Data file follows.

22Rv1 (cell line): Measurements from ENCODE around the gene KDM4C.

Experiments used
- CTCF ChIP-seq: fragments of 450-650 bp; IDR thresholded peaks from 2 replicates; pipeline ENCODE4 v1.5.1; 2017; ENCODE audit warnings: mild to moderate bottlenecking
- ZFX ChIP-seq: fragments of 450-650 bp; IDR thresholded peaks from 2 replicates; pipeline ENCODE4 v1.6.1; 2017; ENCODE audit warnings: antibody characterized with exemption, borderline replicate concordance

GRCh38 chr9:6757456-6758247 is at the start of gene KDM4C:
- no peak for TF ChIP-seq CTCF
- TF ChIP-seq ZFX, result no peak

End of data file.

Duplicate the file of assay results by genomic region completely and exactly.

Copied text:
22Rv1 (cell line): Measurements from ENCODE around the gene KDM4C.

Experiments used
- CTCF ChIP-seq: fragments of 450-650 bp; IDR thresholded peaks from 2 replicates; pipeline ENCODE4 v1.5.1; 2017; ENCODE audit warnings: mild to moderate bottlenecking
- ZFX ChIP-seq: fragments of 450-650 bp; IDR thresholded peaks from 2 replicates; pipeline ENCODE4 v1.6.1; 2017; ENCODE audit warnings: antibody characterized with exemption, borderline replicate concordance

GRCh38 chr9:6757456-6758247 is at the start of gene KDM4C:
- no peak for TF ChIP-seq CTCF
- TF ChIP-seq ZFX, result no peak